Environment

There’s nothing virtuous about your ‘sustainably’ caught fish

The belief that fish is a healthier, greener option is further driving overfishing

November 4, 2019
A pile of grey and white fish lie on the deck of a boat. An octopus is right in the center of the image, on top of all the fish.
Bycatch, fish and other marine animals incidentally caught while fishing, is common in the fishing industry and difficult to prevent, according to experts. [Credit: SPA/RAC CC 2.0]

I have a confession. For most of my life, I have repeated the same lie: “I am a vegetarian.”

In my own defense, I didn’t know I was lying. You see, at six years old, I renounced eating all animals — except fish. I gave up my beloved pepperoni, burgers, and chicken. But for some reason, the dead piece of salmon on my dinner plate didn’t phase me. To me, it didn’t count as an animal.

My experience isn’t unusual. There’s even a name for this irrationally inconsistent dietary preference: “pescetarianism.” But plenty of fish-eaters refer to themselves as vegetarian, as I always did. The contradiction is cultural as much as it is individual. How many times have you checked “fish” rather than “meat” on a wedding invitation? We view the two entities as entirely separate, and fish is often seen as the more virtuous option: for your health, for the poor chicken you would otherwise eat, and for the environment. The ubiquity of wild-caught, “sustainably sourced” options only add to the perception that fish is the ethical choice.

That perception is not only wrong — it’s actively harmful to our planet.

Since 1970, we’ve cut the number of fish in our oceans in half. Yes, part of the reason for the decline in fish has to do with pollution, disease and climate change. But overfishing, which is inherently unsustainable, plays a major role. It’s simple math — we’re pulling 110 million pounds of fish from our oceans per year, and our oceans can’t generate nearly enough replacement fish to replenish the waters.

Today, thirty percent of the fish species we eat are overfished. If we keep fishing from these stocks the way we are now, they will disappear. Another sixty percent of fish stocks are maxed out — technically they’re able to replenish themselves, but barely. And research suggests that we’re fishing more than we think. Much of the fish we eat is illegally caught (some estimates put that number close to fifty percent), and therefore goes unreported, giving us a lowball estimate of our true impact on the ocean.

The fact that our oceans are overfished isn’t news. But instead of decreasing our consumption of fish, we’re increasing it. Even as meat consumption in the U.S. has decreased and veganism has mushroomed in popularity, fish has only become more trendy and popular.

It was our concern for good health that drove up our consumption of fish, says Daniel Pauly, the who leads the Sea Around Us initiative at the University of British Columbia. “The U.S. is not really a country that likes fish,” he says. But research on the health benefits of fish — from Omega-3 fatty acids to vitamin-D — drove Americans to buy wild-caught salmon in bulk from Costco and fish oil from Whole Foods.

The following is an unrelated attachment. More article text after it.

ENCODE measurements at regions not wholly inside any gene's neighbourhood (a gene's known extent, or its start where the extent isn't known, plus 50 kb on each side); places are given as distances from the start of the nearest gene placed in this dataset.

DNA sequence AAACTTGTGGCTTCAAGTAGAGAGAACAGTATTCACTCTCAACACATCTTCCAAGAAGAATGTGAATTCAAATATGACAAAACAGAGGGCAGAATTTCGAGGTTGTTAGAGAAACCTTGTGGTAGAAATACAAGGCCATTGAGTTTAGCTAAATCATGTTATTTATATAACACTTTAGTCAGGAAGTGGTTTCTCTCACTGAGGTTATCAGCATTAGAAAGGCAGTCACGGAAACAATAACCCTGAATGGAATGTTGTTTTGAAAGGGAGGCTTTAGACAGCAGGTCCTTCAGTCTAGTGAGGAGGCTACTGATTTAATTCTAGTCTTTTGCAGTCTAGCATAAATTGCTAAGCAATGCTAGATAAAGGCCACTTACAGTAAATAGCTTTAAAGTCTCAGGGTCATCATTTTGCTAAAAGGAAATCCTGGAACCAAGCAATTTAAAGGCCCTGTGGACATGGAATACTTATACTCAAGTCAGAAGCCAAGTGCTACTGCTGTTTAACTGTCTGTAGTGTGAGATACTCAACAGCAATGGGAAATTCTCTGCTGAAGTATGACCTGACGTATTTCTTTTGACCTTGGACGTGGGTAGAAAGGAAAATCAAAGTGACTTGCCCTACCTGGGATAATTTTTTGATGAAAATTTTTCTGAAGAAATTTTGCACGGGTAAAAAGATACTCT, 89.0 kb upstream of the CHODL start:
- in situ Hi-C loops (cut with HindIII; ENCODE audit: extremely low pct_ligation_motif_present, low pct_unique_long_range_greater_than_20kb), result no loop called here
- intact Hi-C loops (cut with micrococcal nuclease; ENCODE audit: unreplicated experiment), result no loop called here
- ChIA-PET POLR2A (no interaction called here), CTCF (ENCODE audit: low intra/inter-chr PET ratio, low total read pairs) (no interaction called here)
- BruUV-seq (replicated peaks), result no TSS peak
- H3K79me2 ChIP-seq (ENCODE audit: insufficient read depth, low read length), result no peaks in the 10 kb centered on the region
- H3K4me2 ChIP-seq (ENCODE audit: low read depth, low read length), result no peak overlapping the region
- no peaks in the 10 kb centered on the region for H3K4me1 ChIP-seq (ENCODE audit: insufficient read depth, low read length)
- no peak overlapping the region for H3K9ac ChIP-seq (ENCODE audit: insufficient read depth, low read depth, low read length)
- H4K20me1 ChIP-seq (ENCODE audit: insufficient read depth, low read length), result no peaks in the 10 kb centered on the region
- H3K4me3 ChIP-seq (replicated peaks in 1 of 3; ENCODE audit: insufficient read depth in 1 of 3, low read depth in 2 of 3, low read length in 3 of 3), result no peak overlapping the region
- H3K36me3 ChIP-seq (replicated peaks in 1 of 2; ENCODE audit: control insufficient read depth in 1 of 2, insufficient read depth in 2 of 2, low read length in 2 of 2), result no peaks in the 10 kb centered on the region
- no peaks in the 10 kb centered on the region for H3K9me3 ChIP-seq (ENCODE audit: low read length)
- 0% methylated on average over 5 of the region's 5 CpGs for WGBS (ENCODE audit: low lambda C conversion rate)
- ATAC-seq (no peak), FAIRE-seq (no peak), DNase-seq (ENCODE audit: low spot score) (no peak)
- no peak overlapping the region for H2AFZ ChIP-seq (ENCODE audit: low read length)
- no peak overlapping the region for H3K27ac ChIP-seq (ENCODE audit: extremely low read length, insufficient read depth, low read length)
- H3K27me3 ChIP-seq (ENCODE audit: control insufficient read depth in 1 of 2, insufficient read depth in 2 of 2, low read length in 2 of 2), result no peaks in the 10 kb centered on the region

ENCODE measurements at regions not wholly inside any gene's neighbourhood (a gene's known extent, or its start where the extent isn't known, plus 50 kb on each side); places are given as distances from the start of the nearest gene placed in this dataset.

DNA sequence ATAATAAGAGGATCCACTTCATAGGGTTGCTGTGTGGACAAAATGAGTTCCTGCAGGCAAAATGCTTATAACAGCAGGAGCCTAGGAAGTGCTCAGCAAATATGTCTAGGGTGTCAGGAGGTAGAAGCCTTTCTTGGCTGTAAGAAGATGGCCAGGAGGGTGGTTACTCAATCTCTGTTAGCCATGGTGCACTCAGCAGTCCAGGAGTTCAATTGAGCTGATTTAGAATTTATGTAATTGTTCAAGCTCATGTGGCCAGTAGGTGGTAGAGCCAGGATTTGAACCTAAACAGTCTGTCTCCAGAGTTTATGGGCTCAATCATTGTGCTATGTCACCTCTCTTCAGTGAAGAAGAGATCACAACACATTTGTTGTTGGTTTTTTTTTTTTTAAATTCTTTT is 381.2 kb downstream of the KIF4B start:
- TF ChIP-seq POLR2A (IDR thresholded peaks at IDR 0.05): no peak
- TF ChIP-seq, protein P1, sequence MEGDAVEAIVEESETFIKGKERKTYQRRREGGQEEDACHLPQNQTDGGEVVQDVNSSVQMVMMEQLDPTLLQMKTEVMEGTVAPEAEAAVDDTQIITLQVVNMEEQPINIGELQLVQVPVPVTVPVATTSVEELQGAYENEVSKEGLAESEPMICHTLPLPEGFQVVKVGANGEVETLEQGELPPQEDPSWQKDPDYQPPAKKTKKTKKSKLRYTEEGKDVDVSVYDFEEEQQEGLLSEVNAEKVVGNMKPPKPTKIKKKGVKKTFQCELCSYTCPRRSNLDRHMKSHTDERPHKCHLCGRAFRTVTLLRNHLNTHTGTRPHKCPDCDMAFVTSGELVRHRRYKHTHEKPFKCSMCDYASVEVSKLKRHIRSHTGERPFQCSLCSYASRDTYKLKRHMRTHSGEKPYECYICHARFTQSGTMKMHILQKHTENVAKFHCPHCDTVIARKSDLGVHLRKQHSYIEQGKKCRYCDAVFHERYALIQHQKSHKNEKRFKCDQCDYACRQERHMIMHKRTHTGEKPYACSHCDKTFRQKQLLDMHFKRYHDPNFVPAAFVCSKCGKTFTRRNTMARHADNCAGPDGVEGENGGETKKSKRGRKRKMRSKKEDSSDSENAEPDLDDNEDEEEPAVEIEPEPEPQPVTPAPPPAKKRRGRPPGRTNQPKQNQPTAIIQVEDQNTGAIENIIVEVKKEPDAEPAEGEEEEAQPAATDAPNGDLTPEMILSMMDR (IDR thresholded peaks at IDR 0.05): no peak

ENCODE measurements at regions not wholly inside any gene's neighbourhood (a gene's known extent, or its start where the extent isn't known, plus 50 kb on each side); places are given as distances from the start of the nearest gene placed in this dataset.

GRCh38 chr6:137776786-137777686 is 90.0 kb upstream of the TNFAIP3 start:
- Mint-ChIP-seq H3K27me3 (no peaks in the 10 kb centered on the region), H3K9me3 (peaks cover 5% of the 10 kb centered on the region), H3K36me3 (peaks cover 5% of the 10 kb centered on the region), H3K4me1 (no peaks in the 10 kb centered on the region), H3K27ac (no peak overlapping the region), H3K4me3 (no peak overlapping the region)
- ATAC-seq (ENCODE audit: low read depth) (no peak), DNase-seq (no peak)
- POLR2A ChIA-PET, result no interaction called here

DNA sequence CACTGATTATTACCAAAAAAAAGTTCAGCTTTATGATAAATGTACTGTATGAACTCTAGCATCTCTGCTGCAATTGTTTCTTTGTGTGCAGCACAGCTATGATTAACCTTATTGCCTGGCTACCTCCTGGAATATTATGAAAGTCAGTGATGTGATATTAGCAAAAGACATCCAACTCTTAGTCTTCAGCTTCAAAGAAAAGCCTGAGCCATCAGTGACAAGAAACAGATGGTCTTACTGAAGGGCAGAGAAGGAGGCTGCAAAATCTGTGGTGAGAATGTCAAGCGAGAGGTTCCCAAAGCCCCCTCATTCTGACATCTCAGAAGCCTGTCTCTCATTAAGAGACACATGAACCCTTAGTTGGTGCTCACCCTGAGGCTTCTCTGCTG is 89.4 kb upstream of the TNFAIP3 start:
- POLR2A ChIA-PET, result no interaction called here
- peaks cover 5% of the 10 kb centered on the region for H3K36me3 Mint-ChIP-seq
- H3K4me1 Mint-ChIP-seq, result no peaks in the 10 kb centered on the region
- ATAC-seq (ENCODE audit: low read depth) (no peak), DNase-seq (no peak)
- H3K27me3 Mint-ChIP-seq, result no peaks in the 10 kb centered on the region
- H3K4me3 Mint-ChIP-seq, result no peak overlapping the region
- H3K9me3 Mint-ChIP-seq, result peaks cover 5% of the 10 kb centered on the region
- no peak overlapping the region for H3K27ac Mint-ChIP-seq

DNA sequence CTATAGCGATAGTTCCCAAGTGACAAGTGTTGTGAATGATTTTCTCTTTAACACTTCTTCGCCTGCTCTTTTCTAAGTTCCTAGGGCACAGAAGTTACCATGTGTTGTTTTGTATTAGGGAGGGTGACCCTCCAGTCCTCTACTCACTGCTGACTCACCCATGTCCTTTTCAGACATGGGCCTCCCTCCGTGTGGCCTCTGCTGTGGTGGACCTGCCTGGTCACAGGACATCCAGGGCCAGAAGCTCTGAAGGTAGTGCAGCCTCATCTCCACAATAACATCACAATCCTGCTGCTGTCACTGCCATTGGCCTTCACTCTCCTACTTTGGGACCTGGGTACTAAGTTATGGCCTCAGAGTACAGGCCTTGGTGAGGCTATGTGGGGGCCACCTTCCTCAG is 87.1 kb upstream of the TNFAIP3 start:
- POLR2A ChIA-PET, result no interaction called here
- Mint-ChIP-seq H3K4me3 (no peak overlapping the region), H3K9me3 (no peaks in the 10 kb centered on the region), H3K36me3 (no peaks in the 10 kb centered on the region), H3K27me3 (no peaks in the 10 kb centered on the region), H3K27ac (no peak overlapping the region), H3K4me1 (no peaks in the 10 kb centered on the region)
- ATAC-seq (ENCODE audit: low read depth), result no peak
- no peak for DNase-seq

And it was good intentions that drove us towards more environmentally friendly options. When we heard that dolphins and turtles were getting caught in fishing nets, we sought out labels that said “sustainably caught.” The desire to do good has put untenable pressure on wholesalers to provide those options. According to Pauly, “there is no way in hell” that truly sustainable fisheries can meet the demand that has grown for their fish. As a result, fraudulent labelling has become rampant.

In an ideal world, a sustainable fishing operation would keep careful tabs on the fisheries they source from, says Jennifer Jacquet, an environmental social scientist at New York University. That means making sure that any fish taken are fully replenished by limiting catches to allow for healthy reproduction rates. But we’re a long way from that day. Right now, . once sustainably caught fish reach wholesalers, they get mixed in with other fish from more dubious sources. Then, all fish get slapped with the same blue label, says Pauly. So you don’t really know what you’re getting.

When you see that little blue label, it’s usually the Marine Stewardship Council that’s certified your fish as “sustainable.” But according to Jacquet, this influential group is guilty of something called “blue washing.”

“They have been overly generous in their interpretation of sustainability,” Jacquet says, “It gives consumers a false sense of satisfaction.”

So we go out and buy more fish.

The shiny blue label will never erase the fact that we’re fishing too much, plain and simple. Instead, we should be focusing on eating less fish, period — sustainably caught included. And with plant-based alternatives abounding, from uncanny meat imitations to soy-based products, that there has arguably never been a better time to do so.

Jacquet’s outlook is positive. “It’s going to be a century of self-restraint,” says Jacquet.

I hope she’s right.

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